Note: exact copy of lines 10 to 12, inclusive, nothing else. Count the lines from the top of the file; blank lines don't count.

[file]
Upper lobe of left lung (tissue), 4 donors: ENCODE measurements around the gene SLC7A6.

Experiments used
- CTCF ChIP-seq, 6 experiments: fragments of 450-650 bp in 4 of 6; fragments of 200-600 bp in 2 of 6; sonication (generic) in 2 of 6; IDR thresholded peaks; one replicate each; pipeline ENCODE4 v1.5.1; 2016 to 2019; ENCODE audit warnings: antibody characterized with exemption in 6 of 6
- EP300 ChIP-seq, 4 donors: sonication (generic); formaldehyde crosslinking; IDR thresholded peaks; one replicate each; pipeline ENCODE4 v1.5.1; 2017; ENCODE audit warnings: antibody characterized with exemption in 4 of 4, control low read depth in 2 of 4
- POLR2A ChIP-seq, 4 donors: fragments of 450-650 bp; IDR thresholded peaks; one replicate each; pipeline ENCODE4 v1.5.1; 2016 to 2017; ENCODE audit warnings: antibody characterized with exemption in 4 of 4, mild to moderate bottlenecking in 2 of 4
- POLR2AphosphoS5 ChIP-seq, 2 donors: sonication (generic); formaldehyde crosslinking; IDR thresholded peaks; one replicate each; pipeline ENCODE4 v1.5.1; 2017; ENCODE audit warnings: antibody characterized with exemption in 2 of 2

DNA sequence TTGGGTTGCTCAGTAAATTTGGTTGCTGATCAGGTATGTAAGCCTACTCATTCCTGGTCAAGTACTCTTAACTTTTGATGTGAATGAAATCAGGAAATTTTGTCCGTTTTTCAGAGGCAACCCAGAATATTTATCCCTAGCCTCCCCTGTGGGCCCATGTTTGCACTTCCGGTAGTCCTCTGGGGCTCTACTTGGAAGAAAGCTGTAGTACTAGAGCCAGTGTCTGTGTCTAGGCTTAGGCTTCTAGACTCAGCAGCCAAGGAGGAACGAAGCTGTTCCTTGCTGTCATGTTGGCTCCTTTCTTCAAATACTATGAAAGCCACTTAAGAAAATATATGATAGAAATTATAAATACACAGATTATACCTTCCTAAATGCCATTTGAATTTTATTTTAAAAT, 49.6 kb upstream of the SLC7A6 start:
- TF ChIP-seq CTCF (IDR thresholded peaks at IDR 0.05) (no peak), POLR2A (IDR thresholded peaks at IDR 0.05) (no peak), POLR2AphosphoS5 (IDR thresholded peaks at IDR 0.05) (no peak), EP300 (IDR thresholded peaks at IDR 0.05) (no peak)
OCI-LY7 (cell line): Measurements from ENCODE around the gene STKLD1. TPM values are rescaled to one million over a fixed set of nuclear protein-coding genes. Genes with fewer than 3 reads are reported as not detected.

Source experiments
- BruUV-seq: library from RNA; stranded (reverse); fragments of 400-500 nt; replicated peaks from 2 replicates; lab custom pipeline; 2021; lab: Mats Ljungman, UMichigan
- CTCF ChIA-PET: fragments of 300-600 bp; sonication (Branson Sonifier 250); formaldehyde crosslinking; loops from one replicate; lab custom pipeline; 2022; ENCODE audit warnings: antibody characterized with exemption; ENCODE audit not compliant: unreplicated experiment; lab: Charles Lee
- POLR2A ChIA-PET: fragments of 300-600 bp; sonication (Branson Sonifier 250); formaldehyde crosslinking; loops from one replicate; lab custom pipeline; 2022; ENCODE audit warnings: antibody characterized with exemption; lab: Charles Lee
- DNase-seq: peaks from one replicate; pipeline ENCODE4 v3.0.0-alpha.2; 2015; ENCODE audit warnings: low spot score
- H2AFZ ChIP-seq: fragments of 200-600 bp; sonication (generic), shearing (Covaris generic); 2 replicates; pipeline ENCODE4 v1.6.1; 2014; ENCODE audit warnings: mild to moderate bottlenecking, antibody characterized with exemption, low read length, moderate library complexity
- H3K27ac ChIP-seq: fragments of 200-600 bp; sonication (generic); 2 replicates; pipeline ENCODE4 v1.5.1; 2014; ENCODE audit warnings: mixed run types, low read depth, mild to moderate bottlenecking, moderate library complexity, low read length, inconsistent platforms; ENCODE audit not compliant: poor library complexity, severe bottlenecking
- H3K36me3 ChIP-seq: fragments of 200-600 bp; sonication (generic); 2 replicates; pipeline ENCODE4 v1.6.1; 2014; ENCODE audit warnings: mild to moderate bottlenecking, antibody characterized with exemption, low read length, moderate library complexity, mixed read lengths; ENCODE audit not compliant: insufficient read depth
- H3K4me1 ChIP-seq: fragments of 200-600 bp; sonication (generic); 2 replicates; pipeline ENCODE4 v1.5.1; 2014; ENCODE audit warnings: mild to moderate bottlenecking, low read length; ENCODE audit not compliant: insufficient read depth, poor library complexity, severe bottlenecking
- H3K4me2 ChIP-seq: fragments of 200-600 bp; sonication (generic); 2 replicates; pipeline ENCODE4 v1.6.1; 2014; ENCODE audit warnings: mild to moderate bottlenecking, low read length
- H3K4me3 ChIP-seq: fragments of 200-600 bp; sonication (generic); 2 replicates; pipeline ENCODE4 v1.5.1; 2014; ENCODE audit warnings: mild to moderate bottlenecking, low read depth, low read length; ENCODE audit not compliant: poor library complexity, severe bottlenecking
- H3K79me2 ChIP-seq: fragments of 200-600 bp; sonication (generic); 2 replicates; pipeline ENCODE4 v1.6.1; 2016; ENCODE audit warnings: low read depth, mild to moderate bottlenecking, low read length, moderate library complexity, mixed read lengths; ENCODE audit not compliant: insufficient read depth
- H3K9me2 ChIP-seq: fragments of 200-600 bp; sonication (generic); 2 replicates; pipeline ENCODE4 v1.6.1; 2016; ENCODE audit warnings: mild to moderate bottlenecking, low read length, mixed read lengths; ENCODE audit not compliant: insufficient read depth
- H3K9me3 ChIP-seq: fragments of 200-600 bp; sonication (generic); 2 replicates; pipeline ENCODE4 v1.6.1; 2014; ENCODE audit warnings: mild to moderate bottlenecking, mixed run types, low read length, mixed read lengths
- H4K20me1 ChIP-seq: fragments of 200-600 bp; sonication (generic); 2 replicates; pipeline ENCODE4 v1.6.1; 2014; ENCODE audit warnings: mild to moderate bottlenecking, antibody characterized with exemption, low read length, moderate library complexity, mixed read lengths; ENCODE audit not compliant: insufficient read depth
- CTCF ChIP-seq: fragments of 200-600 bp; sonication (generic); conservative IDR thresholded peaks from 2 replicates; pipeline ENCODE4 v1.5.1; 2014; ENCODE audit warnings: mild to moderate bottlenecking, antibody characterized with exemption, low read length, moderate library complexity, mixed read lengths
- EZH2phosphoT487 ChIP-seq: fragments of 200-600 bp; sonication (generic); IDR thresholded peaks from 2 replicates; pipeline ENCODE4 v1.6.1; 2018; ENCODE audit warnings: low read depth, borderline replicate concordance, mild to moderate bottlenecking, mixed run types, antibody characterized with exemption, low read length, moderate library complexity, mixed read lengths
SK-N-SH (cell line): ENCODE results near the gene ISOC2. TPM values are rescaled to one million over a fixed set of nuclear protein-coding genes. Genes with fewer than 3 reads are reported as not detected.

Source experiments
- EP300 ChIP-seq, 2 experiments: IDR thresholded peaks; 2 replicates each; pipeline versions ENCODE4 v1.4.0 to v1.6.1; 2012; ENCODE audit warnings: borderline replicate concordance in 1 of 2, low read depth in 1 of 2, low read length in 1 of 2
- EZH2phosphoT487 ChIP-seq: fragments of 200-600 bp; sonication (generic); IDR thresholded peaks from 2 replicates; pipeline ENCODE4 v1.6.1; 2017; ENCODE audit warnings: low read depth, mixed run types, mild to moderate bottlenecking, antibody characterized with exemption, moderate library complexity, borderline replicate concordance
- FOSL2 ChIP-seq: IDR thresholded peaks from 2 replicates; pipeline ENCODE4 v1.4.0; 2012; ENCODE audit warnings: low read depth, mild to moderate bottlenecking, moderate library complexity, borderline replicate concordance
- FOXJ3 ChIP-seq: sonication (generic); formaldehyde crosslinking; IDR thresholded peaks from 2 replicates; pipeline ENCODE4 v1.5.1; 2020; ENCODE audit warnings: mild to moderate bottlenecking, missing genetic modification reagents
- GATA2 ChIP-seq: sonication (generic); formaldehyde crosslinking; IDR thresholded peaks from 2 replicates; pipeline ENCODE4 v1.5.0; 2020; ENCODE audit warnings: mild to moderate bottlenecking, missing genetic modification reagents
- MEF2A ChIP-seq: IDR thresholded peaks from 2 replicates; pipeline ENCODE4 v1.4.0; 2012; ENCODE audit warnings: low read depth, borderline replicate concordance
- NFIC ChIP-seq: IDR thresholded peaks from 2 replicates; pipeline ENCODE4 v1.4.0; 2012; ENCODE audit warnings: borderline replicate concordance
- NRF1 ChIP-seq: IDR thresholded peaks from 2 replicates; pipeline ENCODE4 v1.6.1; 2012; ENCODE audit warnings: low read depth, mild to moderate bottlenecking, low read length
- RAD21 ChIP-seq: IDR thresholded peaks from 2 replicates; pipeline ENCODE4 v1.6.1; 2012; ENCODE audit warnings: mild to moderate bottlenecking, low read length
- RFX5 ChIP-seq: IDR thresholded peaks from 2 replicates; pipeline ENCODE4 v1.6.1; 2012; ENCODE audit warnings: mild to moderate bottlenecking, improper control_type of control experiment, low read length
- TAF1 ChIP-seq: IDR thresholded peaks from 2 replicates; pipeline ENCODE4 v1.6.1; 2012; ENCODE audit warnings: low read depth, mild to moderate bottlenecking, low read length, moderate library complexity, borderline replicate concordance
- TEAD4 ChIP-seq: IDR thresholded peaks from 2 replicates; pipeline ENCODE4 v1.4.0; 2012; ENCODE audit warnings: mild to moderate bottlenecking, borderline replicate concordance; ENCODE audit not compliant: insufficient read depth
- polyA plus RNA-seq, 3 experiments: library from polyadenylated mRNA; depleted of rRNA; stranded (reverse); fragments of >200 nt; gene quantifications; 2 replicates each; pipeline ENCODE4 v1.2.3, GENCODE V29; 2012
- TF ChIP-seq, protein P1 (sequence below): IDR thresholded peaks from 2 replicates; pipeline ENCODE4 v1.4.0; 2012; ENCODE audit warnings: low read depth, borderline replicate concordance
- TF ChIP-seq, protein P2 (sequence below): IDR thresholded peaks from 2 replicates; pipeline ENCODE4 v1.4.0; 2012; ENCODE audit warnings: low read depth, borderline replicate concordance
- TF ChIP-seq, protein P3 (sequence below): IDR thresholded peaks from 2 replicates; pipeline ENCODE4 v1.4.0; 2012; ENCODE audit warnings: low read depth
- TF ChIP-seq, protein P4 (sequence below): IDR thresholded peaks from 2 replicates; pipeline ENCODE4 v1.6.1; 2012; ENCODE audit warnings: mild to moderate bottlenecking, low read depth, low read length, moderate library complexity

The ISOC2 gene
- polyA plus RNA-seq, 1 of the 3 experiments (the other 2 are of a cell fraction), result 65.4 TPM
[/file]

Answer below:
Source experiments
- BruUV-seq: library from RNA; stranded (reverse); fragments of 400-500 nt; replicated peaks from 2 replicates; lab custom pipeline; 2021; lab: Mats Ljungman, UMichigan
- CTCF ChIA-PET: fragments of 300-600 bp; sonication (Branson Sonifier 250); formaldehyde crosslinking; loops from one replicate; lab custom pipeline; 2022; ENCODE audit warnings: antibody characterized with exemption; ENCODE audit not compliant: unreplicated experiment; lab: Charles Lee